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Dublin: 7 °C Tuesday 10 December, 2019

'You're being transported back': The Galway pub where the barman knew Samuel Beckett

The story of Garavan’s.

IT’S NOT EVERY pub that manages to have a book published about it. But Garavan’s isn’t your everyday pub.

The charming Galway boozer is one of the city’s most beloved watering holes and has been a fixture in the city since 1937. In fact, the pub hasn’t undergone any substantial makeovers since it first opened.

“It actually hasn’t changed at all,” laughs Susie Heaslip, who works as the pub’s project manager. “It kind of gives it the quirky vibe you get as soon as you come in.”

#Garavans #Galway #Gaillimh #pub #WhiskeyBar

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The building dates back to the seventeenth century, but the pub has only existed in its current form for the last eighty years or so. Three generations of the Garavan family have been involved in the business and continue to be to this day.

The pub is steeped in history. The ever-popular snug and the bar counter all date back to 1937, while the pub is home to lots of old bottles of whiskey.

“As you’re sitting there, you’re being transported back,” says Heaslip.

Stolti e senza rughe.

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Over the years, Garavan’s has become synonymous with whiskey and won numerous awards. It regularly hosts formal whiskey tastings and customers can also purchase their own tasting platters.

Additionally, it has over 100 bottles of whiskey, including bottles from every prominent distillery in Ireland. Some are merely there for display purposes, but some of the rare bottles are available for purchase as well.

“We have one particular one that’s a Jameson Grace, which was originally developed for the Asian market,” says Heaslip. “What makes it unique is shaped like a perfume bottle. It’s in the display case at the moment but shots can be bought for over €200 for a glass.”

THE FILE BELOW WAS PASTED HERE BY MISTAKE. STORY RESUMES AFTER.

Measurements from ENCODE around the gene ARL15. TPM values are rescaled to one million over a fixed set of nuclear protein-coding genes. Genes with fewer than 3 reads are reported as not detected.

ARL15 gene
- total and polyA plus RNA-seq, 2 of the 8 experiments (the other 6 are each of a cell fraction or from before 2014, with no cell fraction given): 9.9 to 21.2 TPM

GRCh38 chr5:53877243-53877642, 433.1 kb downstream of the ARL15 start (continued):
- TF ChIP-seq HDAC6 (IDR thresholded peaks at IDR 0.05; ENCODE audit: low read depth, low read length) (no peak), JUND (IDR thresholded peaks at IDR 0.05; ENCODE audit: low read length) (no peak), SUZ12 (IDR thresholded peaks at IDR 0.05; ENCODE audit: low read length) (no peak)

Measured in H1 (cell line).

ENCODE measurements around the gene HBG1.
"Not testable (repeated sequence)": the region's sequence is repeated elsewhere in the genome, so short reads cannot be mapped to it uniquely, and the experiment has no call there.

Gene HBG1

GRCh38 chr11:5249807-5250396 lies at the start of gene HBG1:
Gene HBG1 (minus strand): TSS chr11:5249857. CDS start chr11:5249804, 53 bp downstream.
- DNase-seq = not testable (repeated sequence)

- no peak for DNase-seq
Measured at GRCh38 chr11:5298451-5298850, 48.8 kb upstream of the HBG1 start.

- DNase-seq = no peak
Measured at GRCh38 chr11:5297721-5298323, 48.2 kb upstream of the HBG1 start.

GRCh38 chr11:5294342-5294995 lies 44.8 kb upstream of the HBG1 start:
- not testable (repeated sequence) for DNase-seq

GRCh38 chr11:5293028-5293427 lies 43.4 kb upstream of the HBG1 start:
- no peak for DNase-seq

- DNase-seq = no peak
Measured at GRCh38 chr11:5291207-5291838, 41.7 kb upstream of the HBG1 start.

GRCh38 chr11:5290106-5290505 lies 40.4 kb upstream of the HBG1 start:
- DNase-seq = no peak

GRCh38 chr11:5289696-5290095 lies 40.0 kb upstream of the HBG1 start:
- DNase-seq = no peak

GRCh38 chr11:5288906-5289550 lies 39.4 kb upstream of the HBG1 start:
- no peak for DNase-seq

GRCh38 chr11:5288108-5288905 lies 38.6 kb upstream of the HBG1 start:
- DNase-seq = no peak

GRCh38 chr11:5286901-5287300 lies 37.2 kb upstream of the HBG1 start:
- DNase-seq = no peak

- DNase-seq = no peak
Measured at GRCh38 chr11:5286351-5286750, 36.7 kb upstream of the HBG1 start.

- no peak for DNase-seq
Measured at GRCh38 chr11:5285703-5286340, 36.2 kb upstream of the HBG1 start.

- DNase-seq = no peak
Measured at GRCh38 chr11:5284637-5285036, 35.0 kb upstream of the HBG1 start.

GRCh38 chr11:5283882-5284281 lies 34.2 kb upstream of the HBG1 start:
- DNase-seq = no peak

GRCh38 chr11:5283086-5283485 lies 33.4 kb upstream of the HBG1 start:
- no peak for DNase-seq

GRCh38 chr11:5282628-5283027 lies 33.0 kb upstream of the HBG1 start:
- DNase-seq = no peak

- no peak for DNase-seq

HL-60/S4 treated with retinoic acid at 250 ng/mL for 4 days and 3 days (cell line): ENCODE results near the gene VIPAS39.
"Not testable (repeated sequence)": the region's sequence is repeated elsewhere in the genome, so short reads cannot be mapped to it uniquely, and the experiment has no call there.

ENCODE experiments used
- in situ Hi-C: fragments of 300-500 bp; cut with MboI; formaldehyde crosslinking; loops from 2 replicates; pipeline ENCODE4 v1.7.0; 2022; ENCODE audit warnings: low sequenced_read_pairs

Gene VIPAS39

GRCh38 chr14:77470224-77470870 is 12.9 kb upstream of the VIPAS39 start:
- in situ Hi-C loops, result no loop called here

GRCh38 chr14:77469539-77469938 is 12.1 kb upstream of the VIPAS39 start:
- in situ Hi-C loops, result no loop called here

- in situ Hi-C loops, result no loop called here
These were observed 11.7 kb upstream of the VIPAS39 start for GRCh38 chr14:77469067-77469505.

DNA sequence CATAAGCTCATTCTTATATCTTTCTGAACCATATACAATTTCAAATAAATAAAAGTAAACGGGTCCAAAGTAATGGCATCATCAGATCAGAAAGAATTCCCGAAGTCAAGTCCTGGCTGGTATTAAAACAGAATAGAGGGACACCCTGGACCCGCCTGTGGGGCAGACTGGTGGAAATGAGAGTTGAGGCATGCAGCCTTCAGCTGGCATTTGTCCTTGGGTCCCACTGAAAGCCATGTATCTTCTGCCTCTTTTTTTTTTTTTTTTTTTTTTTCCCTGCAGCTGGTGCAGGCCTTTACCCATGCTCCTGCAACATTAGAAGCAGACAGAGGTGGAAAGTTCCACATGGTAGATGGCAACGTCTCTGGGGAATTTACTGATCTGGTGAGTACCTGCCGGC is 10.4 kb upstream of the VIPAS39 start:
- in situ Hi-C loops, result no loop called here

Needless to say it’s not sold every single day.

In recent weeks, the pub has launched its own limited edition whiskey. Just 350 bottles have been produced and shots are available to purchase in the pub. “The feedback has been incredible,” says Heaslip.

A little sunday afternnon sampler. #irishwhiskey #galway

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The pub has had its own fair share of characters over the years.

“We had a staff member called Nicholas Killoury. He worked here back in the 1950s and actually worked here for fifty years. Ironically he didn’t drink. He never drank whiskey or Guinness. He would have been a stalwart of the pub and struck up a relationship with Samuel Beckett.”

Killoury helped inspire a local journalist named Jeff O’Connell to write a weekly column called Days and Nights in Garavan’s in The Galway Advertiser. The columns, written under the pseudonym of Morgan O’Doherty, contained stories, observations and nuggets of wisdom gleaned from the pub’s regular.

A few years ago, the columns were compiled into a book called Days and Night’s in Garavan’s, a testament to how large the pub looms in the lives of Galwegians.

For her part, Heaslip credits the pub’s enduring popularity and success to “the people on the ground”.

“We wouldn’t be where we are now if it weren’t for the professionalism, friendliness and the expertise of our staff.”

We’ll drink to that.

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About the author:

Amy O'Connor

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